Financial expert Peter Sharkey explains why it's so important that homeowners pay attention to the implications of Inheritance Tax.

Dame Vera Lynn’s greatest hits album, We'll Meet Again, climbed to number two in September 2009 – the last time the Inheritance Tax threshold was raised.

As inflation continues to extend its influence across virtually every area of normal life, so people have become increasingly inclined to embark on an exhaustive search for savings.

Great swathes of people have cancelled subscriptions to gyms and magazines, while last month, streaming platform Netflix announced the loss of 1.2 million subscribers since the beginning of 2022

Cafes, pubs and tourist attractions, many seriously damaged by the pandemic’s impact, report significant falls in visitor numbers and, as fuel prices remain uncomfortably high, motorists are driving more cautiously in an attempt to preserve fuel.

Anecdotal evidence suggests that inflation’s attack on the nation’s purses and wallets has succeeded in making folks considerably more cost-conscious than they were. If there’s a silver lining with which people can console themselves, however, it’s the knowledge that inflation is traditionally good news for property values.

Economists would agree that this is broadly accurate, although there is a ‘but’ which involves a future tax to which a growing number of homeowners are theoretically liable, but to which few pay much attention, often to their cost.

Once upon a time, Inheritance Tax (IHT) was considered a liability reserved solely for the wealthy. Yet as property values have soared over the past 30-plus years, so tens of thousands of homeowners have been drawn into the IHT net.

Today, the chances of getting caught and incurring a sizeable Inheritance Tax liability has increased markedly because the threshold (the point at which IHT becomes payable) has remained unchanged, at £325,000, since 2009.

Things were once very different: between 1986 and 2008, the threshold rose every year. The effect of keeping it frozen for 13 years has been to make large numbers of homeowners (or their children) liable for the tax.

Inheritance Tax is a tax on the estate (the property, money and possessions) of someone who’s died.
There’s normally no inheritance tax to pay if either: the value of your estate is below the £325,000 threshold, or you leave everything above the £325,000 threshold to your spouse, civil partner, a charity or a community amateur sports club.

The standard Inheritance Tax rate is 40pc, which is charged on the part of your estate that’s above the threshold.

For example, if your estate is worth £500,000 and your tax-free threshold is £325,000, the Inheritance Tax charged will be 40pc of £175,000 (£500,000 minus £325,000). In this instance, the tax due will be an eye-watering £70,000.

However, releasing a proportion of the equity built up in your home will reduce your property’s value and, as a consequence, lower – or possibly eliminate – your IHT liability altogether when you die. It’s also important to note that any equity released from your home is tax-free.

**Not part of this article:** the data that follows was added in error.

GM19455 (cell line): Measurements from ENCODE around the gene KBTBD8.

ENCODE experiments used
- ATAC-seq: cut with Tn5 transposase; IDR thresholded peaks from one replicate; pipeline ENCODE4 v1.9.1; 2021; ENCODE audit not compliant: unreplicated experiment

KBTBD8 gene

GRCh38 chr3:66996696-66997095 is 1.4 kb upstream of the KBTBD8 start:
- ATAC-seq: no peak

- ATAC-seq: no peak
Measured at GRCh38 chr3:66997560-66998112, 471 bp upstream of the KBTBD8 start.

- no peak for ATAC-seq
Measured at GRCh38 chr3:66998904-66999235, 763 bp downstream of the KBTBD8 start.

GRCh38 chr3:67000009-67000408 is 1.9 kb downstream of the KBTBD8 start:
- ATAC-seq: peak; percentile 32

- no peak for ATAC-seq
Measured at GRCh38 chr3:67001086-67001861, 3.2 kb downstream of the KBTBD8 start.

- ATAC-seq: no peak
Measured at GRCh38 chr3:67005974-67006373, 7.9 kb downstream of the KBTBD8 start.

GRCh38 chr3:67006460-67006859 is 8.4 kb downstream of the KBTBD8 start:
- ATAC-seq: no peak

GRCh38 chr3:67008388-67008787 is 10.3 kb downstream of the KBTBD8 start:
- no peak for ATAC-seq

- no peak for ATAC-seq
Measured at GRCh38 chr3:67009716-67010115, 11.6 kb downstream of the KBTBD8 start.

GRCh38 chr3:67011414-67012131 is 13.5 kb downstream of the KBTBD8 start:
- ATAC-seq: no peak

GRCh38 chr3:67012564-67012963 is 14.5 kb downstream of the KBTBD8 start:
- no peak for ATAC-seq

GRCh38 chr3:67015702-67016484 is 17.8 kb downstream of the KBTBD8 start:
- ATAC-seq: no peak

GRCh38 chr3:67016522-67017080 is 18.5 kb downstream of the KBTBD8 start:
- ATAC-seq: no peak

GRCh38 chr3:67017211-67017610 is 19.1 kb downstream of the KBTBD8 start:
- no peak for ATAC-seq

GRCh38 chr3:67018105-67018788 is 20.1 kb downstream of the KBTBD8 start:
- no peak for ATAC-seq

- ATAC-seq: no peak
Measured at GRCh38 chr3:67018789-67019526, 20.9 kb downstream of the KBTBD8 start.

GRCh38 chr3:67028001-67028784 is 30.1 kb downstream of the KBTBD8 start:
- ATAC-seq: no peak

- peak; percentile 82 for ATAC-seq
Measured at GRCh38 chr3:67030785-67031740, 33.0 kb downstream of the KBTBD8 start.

Not surprisingly, equity release has become a popular method for property owners aged 55+ to release tax-free funds from their property and effectively reduce future Inheritance Tax liability. Indeed, figures recently published by the Equity Release Council revealed that almost 12,500 equity release plans were agreed in just three months between April and June 2022 as homeowners withdrew £1.6 billion from their property.

Although equity release will reduce Inheritance Tax liability, the process of effectively drawing money from your property can also bring great personal joy as the funds can be passed on (or ‘gifted’) to your beneficiaries, including children and grandchildren. Provided the donor lives for at least seven years after the gift(s) have been made, they fall outside of the IHT calculation. The donor also has the satisfaction of seeing their gifts put to good use by their beneficiaries.

Equity release can also be used by retirees to reduce a future IHT liability. Replacing funds drawn from a private pension with tax-free equity release funds will, in many instances, preserve the pension’s longer-term value because funds within the pension are not liable to IHT when passed on to a spouse/civil partner.

As millions undertake an ongoing search for savings to minimise inflation’s recurrent blow to the pocket, considering long term options such as equity release which help avoid a hefty tax bill makes enormous sense.

For more financial advice, check out Peter Sharkey’s regular blog, The Week In Numbers.

Equity release example

Mrs D is 78 years old. Widowed four years ago, her late husband left all of his wealth to her. She owns a house valued at £750,000, while her other assets and investments are worth around £150,000, a total estate value of £900,000. She has three daughters who will be the sole beneficiaries of her estate.

On paper, Mrs D’s daughters could be faced with a significant IHT bill of £230,000 (40pc of £575,000*). However, releasing £300,000 in equity from her home has enabled Mrs D to make gifts of £100,000 to each of her daughters and retain equity of £450,000 should she decide at some point to downsize or move into care.

Between them, Mrs D’s daughters have agreed to pay the interest on the equity release mortgage each month to ensure it remains fixed at £300,000. Provided Mrs D lives for at least seven years, the gifts to her daughters will fall outside of the IHT calculation, while the remaining debt will reduce the value of her estate.

*£900,000 (estate value) minus £325,000 (IHT threshold) equals £575,000.